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READ | Letter reporting bad behavior at golf club

5:55 AM, Jun 1, 2012   |    comments
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ATLANTA -- Since 1887, the Piedmont Driving Club has been a major player in Atlanta society. It's one of the nation's most prestigious private clubs.

RELATED | Men behaving badly at prestigious Atlanta club

To be considered for membership, potential members are required to shell out $90,000 up front. However, this iconic Southern institution has become internet fodder over bad behavior exhibited by its members.

The angry letter from member John C. Weitner sent to the club's president discussed his "displeasure" with "drunken and naked cavorting at a member-member golf tournament."

The correspondence details what Weitner, an attorney, describes as "inappropriate" behavior from adult men apparently fueled by a an nondescript amount of vodka and beer.

Bullet points in the letter describe the following behaviors: 

  • One member decided to play the 14th hole completely naked
  • Several members urinated on one of the greens in the presence of a female caddie.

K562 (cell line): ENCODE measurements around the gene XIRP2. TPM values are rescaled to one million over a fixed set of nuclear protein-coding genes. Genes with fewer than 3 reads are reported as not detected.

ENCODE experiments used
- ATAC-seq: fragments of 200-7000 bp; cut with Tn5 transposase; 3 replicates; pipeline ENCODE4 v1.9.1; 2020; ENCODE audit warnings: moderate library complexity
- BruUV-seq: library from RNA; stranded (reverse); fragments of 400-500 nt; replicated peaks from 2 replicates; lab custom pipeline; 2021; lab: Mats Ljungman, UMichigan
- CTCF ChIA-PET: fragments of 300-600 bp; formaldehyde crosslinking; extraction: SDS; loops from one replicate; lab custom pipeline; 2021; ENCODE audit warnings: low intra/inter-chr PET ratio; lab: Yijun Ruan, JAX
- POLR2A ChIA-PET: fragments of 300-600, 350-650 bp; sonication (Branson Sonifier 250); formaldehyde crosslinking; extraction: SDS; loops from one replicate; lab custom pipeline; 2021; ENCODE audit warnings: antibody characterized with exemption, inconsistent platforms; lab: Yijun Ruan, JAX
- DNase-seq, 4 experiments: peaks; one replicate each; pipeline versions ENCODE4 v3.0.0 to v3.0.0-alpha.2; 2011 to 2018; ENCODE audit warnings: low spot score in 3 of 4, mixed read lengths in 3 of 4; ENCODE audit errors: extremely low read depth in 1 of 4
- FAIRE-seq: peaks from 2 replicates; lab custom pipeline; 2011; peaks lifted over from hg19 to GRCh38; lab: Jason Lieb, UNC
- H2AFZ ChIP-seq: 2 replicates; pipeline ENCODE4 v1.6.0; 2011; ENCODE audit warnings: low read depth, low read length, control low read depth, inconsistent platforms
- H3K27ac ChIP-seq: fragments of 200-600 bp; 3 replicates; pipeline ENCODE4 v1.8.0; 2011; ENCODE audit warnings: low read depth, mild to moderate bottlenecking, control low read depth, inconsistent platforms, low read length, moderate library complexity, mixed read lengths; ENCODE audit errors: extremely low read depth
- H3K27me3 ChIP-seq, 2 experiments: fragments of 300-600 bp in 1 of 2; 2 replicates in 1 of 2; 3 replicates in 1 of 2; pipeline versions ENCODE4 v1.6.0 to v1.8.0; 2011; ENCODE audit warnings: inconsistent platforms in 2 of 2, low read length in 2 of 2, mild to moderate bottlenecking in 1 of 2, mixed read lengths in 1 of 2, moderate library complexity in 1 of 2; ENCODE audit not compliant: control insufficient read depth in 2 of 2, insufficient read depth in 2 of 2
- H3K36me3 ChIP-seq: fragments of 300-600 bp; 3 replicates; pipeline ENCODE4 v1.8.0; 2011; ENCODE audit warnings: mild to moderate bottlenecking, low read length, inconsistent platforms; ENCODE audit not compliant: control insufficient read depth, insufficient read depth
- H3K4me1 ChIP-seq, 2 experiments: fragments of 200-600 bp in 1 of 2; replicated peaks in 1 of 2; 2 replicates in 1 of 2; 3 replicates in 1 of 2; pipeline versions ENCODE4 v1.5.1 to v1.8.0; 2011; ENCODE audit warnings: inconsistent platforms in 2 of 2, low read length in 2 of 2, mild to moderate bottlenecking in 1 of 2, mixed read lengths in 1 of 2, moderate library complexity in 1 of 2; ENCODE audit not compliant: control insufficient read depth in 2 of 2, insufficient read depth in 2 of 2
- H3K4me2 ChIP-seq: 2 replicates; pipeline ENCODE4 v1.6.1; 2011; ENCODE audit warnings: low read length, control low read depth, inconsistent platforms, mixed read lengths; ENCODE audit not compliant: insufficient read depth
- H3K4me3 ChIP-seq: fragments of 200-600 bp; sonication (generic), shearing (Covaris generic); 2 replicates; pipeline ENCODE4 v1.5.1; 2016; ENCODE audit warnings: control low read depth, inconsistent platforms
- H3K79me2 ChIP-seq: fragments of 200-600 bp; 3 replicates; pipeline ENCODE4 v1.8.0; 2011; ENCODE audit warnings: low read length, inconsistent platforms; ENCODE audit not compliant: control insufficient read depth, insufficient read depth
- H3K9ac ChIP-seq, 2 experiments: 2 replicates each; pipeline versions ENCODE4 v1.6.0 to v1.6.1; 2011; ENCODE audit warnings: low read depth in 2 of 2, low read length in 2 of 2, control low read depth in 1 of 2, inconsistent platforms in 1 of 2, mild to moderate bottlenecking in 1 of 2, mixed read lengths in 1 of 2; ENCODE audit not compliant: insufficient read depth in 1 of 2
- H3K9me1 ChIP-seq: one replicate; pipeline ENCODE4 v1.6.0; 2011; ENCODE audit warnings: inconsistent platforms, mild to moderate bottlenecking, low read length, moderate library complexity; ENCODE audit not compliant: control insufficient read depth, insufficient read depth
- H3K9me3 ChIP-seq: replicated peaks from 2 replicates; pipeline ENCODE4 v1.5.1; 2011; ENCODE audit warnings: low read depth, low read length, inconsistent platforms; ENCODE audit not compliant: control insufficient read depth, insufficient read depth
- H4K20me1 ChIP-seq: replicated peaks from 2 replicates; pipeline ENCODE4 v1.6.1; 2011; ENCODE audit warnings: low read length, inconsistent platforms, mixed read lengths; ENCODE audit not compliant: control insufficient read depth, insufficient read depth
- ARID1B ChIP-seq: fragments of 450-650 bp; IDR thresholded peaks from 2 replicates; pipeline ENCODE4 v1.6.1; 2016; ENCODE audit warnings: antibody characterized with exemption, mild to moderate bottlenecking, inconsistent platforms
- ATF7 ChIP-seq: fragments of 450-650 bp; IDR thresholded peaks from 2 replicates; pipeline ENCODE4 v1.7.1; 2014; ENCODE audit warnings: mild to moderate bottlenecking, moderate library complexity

• One member decided to show off to other members his ability to pick up a golf ball with his naked butt.
  • Drunken golfers passed out in the men's grill, exposing themselves.
  • Drunken golfers "mooned" a wedding rehearsal dinner.

11Alive's Jeff Hullinger asked, "When you read this letter, did it surprise you?

"I laughed, actually," said Fred Blackburn, who worked at the Piedmont Driving Club for four years -- he was the bartender at the golf course last year before being fired. He worked last year's member-member event.

Blackburn says bad behavior is standard inside the Piedmont Driving Club. He remembers one incident clearly: "Seeing a man's private parts, not in the shower area."

"Does that go on a lot?" Hullinger asked.

"Pretty much," Blackburn replied.

The course is spectacular, a Rhees Jones masterpiece off Camp Creek Parkway, nestled along water. There are a series of these member-member events over the year, with the biggest one in October.

Blackburn believes the blame should be pointed in one direction. Management was largely quiet on the issue.

Thursday afternoon, the general manager sent out a note to employees, reminding them there will be no discussion of the reported behavior by anyone outside the club, and threatening disciplinary action or termination against those who talk.

"When I first got out there, they told me don't say anything, just let it go. I learned to be quiet from them," Blackburn said.

The club did not return calls for comment.

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